Billabong International Ltd. (BBG), Australia’s largest surfwear company, rejected a A$765 million ($817 million) takeover proposal from buyout firm TPG Capital and said it’s continuing talks to try for a higher offer.
The A$3-a-share cash bid doesn’t reflect the “fundamental value” of Billabong with a change in control, the Gold Coast, Australia-based company said today. Gordon Merchant, the founder and largest shareholder with an almost 15 percent stake, wouldn’t accept that price, Billabong said.
Billabong shares rose above the offer price today, the first time since it announced the TPG bid on Feb. 17. The company, whose stock slumped 78 percent in the 12 months before the bid, is selling assets, cutting jobs and closing as many as 150 stores as it battles stalling consumer demand and debt payments loom.
Shareholders “are taking the view that there’s going to be another bid,” Andrew McLennan, an equity analyst at Commonwealth Bank of Australia in Sydney with a “sell” rating on Billabong, said by telephone. “Clearly Gordon Merchant is pivotal. There’s no deal to be done without him.”
Billabong advanced as much as 6.5 percent to A$3.10 and traded 4.1 percent higher at A$3.03 as of 3:40 p.m. in Sydney. The shares have surged 69 percent since TPG’s bid was revealed.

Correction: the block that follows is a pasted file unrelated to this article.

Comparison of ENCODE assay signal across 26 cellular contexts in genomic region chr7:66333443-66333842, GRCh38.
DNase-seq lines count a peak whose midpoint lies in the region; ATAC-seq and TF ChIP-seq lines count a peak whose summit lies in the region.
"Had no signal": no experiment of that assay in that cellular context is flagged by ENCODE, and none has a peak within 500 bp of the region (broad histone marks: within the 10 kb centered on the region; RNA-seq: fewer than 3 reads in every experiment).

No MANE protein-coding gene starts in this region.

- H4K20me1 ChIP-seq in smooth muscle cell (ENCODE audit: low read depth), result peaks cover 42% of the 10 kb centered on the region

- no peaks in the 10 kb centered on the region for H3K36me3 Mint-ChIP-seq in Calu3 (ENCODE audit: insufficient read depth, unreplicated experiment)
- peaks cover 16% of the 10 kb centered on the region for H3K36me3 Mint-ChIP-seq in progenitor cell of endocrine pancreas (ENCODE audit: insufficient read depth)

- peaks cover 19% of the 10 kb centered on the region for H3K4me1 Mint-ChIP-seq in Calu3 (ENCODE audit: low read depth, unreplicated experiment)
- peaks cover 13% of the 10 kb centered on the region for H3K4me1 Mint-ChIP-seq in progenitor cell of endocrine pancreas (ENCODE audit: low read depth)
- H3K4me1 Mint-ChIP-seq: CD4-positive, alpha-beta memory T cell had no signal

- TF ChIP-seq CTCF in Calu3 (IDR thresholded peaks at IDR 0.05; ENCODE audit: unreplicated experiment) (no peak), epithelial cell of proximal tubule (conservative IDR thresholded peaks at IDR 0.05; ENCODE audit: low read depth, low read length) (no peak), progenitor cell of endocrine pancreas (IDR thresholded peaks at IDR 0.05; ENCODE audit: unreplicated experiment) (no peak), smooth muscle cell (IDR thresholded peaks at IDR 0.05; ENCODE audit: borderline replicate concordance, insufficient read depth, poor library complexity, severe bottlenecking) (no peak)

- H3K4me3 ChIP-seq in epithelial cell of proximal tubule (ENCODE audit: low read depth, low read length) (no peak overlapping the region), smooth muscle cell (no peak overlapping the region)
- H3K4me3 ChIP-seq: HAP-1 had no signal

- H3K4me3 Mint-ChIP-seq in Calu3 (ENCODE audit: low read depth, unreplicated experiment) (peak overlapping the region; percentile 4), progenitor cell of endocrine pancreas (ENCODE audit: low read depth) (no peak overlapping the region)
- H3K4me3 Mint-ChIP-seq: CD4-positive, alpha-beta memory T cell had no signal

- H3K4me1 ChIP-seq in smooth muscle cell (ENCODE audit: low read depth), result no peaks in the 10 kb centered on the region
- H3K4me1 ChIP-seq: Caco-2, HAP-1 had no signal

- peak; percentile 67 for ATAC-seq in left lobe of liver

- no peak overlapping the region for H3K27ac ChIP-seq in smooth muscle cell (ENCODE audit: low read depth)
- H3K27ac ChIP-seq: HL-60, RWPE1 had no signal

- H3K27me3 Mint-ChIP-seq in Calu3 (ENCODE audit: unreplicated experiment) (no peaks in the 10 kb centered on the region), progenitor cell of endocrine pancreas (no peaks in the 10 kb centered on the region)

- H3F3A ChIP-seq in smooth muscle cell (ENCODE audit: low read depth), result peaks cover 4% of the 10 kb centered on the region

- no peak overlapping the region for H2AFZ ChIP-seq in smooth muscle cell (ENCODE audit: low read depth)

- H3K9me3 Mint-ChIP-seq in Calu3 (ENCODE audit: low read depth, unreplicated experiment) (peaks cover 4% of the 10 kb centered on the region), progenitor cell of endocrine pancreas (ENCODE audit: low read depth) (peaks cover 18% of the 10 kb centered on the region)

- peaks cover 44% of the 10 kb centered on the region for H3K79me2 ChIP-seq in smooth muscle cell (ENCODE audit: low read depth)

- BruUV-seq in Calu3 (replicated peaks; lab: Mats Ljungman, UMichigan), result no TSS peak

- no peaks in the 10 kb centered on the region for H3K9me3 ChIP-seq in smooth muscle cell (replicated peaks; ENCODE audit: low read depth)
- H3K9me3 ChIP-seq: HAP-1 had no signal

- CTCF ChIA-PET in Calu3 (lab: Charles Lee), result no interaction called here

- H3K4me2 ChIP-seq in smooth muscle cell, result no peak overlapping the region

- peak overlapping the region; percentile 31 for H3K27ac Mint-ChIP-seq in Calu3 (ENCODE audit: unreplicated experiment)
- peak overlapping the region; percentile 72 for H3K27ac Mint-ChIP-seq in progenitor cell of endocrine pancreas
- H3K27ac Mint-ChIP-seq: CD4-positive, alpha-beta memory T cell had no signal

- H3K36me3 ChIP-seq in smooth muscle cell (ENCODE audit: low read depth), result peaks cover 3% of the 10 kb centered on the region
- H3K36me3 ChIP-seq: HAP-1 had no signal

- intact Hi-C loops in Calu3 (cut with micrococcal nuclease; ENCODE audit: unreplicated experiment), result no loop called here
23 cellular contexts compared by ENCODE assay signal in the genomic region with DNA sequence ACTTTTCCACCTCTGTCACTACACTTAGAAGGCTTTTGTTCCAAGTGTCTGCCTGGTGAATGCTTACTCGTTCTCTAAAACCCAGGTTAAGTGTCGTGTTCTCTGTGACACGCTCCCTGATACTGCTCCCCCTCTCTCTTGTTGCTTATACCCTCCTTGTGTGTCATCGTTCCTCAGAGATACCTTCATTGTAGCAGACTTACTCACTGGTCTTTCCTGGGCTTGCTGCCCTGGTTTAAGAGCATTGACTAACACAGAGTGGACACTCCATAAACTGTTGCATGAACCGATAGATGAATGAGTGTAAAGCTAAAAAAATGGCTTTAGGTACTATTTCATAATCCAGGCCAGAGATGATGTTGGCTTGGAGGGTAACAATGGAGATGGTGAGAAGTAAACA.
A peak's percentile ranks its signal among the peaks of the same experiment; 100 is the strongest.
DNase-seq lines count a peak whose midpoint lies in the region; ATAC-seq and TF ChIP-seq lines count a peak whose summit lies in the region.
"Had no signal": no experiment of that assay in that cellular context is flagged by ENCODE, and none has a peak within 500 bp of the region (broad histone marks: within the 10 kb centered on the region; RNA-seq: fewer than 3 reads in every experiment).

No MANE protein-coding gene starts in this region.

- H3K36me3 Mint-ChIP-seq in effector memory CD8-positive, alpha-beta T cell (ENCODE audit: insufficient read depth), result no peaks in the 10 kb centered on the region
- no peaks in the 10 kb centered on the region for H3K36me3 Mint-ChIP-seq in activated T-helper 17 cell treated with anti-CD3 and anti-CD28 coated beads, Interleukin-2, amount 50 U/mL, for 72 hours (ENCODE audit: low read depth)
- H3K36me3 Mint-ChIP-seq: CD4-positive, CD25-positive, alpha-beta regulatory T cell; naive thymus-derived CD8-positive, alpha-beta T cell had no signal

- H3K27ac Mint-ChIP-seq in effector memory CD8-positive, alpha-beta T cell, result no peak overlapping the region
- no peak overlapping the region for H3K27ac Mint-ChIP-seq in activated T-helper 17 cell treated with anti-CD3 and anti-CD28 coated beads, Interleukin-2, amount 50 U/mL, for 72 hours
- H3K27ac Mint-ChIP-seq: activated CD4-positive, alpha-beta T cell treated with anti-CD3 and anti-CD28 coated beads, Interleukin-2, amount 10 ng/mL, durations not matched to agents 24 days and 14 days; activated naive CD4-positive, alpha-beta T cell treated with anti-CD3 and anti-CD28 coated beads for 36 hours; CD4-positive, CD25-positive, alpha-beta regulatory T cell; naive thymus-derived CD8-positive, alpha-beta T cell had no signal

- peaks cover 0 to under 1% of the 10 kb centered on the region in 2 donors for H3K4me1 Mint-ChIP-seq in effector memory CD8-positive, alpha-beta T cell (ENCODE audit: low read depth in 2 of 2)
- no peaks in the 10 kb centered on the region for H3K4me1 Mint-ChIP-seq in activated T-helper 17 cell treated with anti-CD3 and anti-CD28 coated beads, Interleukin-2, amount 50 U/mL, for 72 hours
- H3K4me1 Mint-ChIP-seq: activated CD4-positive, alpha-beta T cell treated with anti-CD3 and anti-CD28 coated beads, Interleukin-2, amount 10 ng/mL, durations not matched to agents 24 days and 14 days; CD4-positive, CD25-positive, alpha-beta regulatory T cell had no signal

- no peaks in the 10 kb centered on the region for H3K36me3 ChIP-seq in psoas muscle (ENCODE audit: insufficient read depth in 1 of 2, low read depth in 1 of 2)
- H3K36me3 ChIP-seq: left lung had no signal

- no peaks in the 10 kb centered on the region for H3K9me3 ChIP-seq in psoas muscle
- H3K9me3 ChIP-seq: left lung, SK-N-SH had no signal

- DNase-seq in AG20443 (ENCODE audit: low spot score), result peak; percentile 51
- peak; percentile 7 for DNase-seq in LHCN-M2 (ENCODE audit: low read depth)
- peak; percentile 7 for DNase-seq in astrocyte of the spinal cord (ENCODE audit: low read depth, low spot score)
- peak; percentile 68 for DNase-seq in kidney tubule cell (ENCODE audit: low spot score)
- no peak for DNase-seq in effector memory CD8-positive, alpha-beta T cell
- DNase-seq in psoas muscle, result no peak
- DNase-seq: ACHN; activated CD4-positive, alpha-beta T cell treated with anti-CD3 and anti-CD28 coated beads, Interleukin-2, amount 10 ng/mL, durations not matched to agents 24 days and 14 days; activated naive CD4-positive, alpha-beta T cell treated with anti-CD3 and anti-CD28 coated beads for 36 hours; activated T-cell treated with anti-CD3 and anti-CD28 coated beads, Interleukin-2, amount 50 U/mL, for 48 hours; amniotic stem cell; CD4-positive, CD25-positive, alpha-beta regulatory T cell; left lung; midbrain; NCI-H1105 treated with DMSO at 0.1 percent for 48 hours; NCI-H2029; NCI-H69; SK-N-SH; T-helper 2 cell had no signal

Biggest Solo Bid
The proposed takeover is the largest solo bid announced by Fort Worth, Texas-based TPG since its $1.65 billion buyout of blood test-maker Immucor Inc. last July, according to data compiled by Bloomberg. It is the biggest deal announced in the global apparel industry since VF Corp.’s acquisition of the Timberland Co. last June, the data show.
Any sale may have to be structured such that Merchant retains a stake in Billabong after the takeover, such as through a holding vehicle, McLennan said. Unless that’s achieved, it’s doubtful the company founder will agree to sell even if the price is raised to as much as A$3.50, according to the analyst.
The offer could be increased to A$3.85 a share and still be the cheapest comparable clothing sector takeover since at least 1998, according to data compiled by Bloomberg.
While the talks with TPG continue, it isn’t known whether they will lead to an improved offer, Billabong said.
The company’s earnings have declined as consumer spending stalls in the main markets for Billabong, which generated about 65 percent of revenue from the Americas and Europe in the first half. The profit drop has been compounded as a stronger Australian dollar cuts the value of overseas sales when earnings are repatriated.
First-half net income fell 72 percent to A$16.1 million in the six months ended Dec. 31. That was the smallest half-year profit since the surfwear maker first sold shares to the public in 2000. Net debt totaled A$525.6 million.
The Australian dollar has risen 5.6 percent against its U.S. counterpart in the past 12 months, the second-best performer among 10 major currencies tracked by Bloomberg.
The TPG proposal didn’t preclude the planned sale of about half the Nixon watches and accessories business. Billabong plans to sell 51.5 percent of Nixon to buyout firm Trilantic Capital Partners and management to raise $285 million for paying debt.
The Nixon sale “has all but solved Billabong’s near-term debt issues,” Ben Gilbert, an analyst at UBS AG in Sydney, wrote in a Feb. 17 report.
To contact the reporter on this story: David Fickling in Sydney at email@example.com
To contact the editor responsible for this story: Stephanie Wong at firstname.lastname@example.org